Neuroprotection simply means protecting neurons by reestablishing blood flow and perfusion after a loss of oxygen to the brain. We see these drugs are currently marketed to those who suffer from stroke.
I wrote about this subtle shift from drugs which modulate the immune system to drugs which address blood flow in 2013. Here's that post:
Ironically, ibudiblast has already been studied in a phase II trial involving 292 patients with relapsing MS and was found to decrease relapses.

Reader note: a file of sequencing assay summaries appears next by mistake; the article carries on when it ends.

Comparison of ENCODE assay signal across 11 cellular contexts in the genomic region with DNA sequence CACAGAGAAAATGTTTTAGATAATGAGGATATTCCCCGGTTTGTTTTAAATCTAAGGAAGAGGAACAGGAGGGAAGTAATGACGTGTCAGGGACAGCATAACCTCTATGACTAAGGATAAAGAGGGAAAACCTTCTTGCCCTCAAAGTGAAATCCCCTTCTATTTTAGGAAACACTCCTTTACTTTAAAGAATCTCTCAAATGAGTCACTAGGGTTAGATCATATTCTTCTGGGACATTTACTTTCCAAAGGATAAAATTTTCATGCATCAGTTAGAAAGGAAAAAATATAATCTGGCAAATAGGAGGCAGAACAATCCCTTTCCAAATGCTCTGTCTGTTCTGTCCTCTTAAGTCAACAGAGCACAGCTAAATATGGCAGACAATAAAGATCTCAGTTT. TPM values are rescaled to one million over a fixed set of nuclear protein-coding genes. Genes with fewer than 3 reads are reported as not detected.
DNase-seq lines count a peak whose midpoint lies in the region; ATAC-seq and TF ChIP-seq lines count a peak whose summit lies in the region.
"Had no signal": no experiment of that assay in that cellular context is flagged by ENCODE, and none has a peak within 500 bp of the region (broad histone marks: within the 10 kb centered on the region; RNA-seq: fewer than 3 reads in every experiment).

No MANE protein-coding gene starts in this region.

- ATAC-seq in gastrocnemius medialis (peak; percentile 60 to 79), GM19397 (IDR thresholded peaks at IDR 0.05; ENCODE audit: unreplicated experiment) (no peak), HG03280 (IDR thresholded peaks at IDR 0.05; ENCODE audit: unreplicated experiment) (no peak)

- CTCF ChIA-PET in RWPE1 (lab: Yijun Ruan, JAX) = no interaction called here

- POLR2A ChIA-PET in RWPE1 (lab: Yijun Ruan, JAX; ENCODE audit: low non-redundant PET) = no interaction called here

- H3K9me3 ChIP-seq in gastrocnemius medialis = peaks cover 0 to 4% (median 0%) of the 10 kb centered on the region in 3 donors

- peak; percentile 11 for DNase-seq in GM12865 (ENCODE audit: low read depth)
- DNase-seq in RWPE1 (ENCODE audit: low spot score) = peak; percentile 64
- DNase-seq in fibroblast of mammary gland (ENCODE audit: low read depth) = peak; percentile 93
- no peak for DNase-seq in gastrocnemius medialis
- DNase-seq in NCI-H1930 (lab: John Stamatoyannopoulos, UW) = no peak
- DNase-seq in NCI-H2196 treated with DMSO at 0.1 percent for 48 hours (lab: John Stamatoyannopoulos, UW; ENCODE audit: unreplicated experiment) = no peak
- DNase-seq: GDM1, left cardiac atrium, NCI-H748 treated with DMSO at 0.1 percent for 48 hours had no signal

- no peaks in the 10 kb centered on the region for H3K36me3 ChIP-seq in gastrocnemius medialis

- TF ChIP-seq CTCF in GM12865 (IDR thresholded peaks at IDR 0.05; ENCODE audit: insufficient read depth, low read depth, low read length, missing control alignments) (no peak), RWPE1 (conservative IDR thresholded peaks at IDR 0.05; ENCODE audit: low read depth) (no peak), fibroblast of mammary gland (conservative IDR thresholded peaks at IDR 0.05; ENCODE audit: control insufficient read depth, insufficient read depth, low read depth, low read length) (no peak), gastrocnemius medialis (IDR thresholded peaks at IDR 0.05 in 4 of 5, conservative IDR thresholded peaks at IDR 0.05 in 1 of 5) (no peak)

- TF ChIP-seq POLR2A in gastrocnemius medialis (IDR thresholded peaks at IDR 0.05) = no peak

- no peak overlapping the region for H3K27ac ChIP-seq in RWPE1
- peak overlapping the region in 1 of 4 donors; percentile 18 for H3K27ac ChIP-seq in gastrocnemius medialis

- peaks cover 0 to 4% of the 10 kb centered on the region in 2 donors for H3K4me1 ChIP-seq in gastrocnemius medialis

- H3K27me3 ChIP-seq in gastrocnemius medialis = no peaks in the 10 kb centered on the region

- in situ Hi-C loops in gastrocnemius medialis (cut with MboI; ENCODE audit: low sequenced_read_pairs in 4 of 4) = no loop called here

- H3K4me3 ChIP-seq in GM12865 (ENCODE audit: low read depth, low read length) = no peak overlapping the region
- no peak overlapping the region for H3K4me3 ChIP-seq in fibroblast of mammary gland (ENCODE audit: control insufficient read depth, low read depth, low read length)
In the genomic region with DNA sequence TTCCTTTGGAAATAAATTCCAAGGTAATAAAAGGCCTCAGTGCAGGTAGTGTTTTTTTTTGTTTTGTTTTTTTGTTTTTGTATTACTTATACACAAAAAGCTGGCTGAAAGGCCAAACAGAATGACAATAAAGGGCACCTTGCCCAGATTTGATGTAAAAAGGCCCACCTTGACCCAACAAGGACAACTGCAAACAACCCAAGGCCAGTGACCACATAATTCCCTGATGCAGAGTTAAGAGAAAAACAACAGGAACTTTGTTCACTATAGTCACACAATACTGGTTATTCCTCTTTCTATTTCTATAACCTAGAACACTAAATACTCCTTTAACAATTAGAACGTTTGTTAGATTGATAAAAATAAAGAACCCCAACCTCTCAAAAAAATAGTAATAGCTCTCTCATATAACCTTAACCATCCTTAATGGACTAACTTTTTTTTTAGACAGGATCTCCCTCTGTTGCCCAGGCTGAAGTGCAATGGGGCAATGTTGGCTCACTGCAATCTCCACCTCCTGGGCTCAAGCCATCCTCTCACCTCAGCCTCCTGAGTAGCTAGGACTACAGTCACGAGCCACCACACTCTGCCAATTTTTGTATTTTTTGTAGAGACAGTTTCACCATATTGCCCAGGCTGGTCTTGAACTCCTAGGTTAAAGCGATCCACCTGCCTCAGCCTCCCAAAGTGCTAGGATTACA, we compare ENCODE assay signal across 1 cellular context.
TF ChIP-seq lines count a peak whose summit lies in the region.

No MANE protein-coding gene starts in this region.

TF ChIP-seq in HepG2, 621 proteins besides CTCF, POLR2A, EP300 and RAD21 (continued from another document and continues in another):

When Dr. Zamboni discovered the link to slowed venous return, hypoperfusion and MS, he opened up a new way of looking at the MS disease process. Although neurologists and MS specialists will not say this, he has changed how they are studying the MS disease process and how they are developing drugs to treat MS.
And, not coincidently, one such researcher is Dr. Robert Fox. In 2010, Dr. Fox, a neurologist, received money from the MS Society to study CCSVI, a vascular disorder. A medical student in his lab discovered never before seen venous malformations in the jugular veins of cadavers of people with MS. And in 2011, the results of this study cause quite a stir at ECTRIMS.